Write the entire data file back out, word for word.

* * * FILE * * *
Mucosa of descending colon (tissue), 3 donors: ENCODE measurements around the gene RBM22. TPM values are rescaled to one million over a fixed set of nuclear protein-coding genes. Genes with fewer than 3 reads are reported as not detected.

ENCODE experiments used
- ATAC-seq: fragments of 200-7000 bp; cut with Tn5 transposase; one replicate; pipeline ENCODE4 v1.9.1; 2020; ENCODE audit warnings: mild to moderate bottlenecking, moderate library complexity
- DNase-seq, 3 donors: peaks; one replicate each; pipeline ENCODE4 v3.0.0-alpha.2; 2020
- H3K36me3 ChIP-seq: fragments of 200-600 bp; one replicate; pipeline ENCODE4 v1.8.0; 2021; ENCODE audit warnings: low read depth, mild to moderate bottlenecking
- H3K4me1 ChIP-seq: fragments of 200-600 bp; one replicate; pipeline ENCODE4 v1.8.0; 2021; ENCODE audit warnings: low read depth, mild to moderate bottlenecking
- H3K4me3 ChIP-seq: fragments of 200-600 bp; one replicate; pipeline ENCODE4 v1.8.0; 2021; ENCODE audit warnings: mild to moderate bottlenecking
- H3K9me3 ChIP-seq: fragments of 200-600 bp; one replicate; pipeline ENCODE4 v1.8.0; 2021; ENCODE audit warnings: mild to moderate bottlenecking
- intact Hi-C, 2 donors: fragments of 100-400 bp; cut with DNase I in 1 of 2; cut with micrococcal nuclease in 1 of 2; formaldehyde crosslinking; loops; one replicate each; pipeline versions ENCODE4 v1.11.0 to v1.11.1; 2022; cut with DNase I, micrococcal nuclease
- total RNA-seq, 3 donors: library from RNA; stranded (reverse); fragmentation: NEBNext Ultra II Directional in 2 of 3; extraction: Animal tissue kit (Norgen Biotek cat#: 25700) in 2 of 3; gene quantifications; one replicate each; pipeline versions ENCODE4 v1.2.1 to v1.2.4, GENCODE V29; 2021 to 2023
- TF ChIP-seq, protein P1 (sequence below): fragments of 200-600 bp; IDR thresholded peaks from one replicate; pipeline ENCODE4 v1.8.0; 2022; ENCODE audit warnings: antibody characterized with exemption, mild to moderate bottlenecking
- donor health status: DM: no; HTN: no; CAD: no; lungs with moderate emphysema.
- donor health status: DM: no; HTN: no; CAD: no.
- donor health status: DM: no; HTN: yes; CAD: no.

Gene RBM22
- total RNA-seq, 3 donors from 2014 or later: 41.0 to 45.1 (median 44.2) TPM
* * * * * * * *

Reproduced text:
Mucosa of descending colon (tissue), 3 donors: ENCODE measurements around the gene RBM22. TPM values are rescaled to one million over a fixed set of nuclear protein-coding genes. Genes with fewer than 3 reads are reported as not detected.

ENCODE experiments used
- ATAC-seq: fragments of 200-7000 bp; cut with Tn5 transposase; one replicate; pipeline ENCODE4 v1.9.1; 2020; ENCODE audit warnings: mild to moderate bottlenecking, moderate library complexity
- DNase-seq, 3 donors: peaks; one replicate each; pipeline ENCODE4 v3.0.0-alpha.2; 2020
- H3K36me3 ChIP-seq: fragments of 200-600 bp; one replicate; pipeline ENCODE4 v1.8.0; 2021; ENCODE audit warnings: low read depth, mild to moderate bottlenecking
- H3K4me1 ChIP-seq: fragments of 200-600 bp; one replicate; pipeline ENCODE4 v1.8.0; 2021; ENCODE audit warnings: low read depth, mild to moderate bottlenecking
- H3K4me3 ChIP-seq: fragments of 200-600 bp; one replicate; pipeline ENCODE4 v1.8.0; 2021; ENCODE audit warnings: mild to moderate bottlenecking
- H3K9me3 ChIP-seq: fragments of 200-600 bp; one replicate; pipeline ENCODE4 v1.8.0; 2021; ENCODE audit warnings: mild to moderate bottlenecking
- intact Hi-C, 2 donors: fragments of 100-400 bp; cut with DNase I in 1 of 2; cut with micrococcal nuclease in 1 of 2; formaldehyde crosslinking; loops; one replicate each; pipeline versions ENCODE4 v1.11.0 to v1.11.1; 2022; cut with DNase I, micrococcal nuclease
- total RNA-seq, 3 donors: library from RNA; stranded (reverse); fragmentation: NEBNext Ultra II Directional in 2 of 3; extraction: Animal tissue kit (Norgen Biotek cat#: 25700) in 2 of 3; gene quantifications; one replicate each; pipeline versions ENCODE4 v1.2.1 to v1.2.4, GENCODE V29; 2021 to 2023
- TF ChIP-seq, protein P1 (sequence below): fragments of 200-600 bp; IDR thresholded peaks from one replicate; pipeline ENCODE4 v1.8.0; 2022; ENCODE audit warnings: antibody characterized with exemption, mild to moderate bottlenecking
- donor health status: DM: no; HTN: no; CAD: no; lungs with moderate emphysema.
- donor health status: DM: no; HTN: no; CAD: no.
- donor health status: DM: no; HTN: yes; CAD: no.

Gene RBM22
- total RNA-seq, 3 donors from 2014 or later: 41.0 to 45.1 (median 44.2) TPM